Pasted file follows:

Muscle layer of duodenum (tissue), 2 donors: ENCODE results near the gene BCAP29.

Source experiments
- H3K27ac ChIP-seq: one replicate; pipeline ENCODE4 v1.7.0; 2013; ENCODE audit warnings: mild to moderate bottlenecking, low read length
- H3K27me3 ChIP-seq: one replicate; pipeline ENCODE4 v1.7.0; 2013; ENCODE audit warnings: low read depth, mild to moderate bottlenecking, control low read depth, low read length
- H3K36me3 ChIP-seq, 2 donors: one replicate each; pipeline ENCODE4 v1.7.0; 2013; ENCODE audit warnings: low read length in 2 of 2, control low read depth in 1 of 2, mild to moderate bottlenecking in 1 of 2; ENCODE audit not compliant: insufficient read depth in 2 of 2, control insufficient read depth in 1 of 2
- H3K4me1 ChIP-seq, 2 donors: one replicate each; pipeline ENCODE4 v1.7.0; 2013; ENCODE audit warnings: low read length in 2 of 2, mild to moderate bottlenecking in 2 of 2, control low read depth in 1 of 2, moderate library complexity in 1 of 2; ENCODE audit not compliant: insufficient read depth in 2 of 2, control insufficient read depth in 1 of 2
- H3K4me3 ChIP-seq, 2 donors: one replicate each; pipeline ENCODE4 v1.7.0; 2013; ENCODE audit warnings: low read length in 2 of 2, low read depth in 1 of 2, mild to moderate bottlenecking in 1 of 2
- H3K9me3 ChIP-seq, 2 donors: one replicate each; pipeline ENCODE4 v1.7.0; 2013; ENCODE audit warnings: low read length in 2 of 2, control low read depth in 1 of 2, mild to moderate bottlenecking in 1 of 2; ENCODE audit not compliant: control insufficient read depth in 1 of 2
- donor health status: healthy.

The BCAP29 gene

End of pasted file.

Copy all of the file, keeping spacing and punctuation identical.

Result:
Muscle layer of duodenum (tissue), 2 donors: ENCODE results near the gene BCAP29.

Source experiments
- H3K27ac ChIP-seq: one replicate; pipeline ENCODE4 v1.7.0; 2013; ENCODE audit warnings: mild to moderate bottlenecking, low read length
- H3K27me3 ChIP-seq: one replicate; pipeline ENCODE4 v1.7.0; 2013; ENCODE audit warnings: low read depth, mild to moderate bottlenecking, control low read depth, low read length
- H3K36me3 ChIP-seq, 2 donors: one replicate each; pipeline ENCODE4 v1.7.0; 2013; ENCODE audit warnings: low read length in 2 of 2, control low read depth in 1 of 2, mild to moderate bottlenecking in 1 of 2; ENCODE audit not compliant: insufficient read depth in 2 of 2, control insufficient read depth in 1 of 2
- H3K4me1 ChIP-seq, 2 donors: one replicate each; pipeline ENCODE4 v1.7.0; 2013; ENCODE audit warnings: low read length in 2 of 2, mild to moderate bottlenecking in 2 of 2, control low read depth in 1 of 2, moderate library complexity in 1 of 2; ENCODE audit not compliant: insufficient read depth in 2 of 2, control insufficient read depth in 1 of 2
- H3K4me3 ChIP-seq, 2 donors: one replicate each; pipeline ENCODE4 v1.7.0; 2013; ENCODE audit warnings: low read length in 2 of 2, low read depth in 1 of 2, mild to moderate bottlenecking in 1 of 2
- H3K9me3 ChIP-seq, 2 donors: one replicate each; pipeline ENCODE4 v1.7.0; 2013; ENCODE audit warnings: low read length in 2 of 2, control low read depth in 1 of 2, mild to moderate bottlenecking in 1 of 2; ENCODE audit not compliant: control insufficient read depth in 1 of 2
- donor health status: healthy.

The BCAP29 gene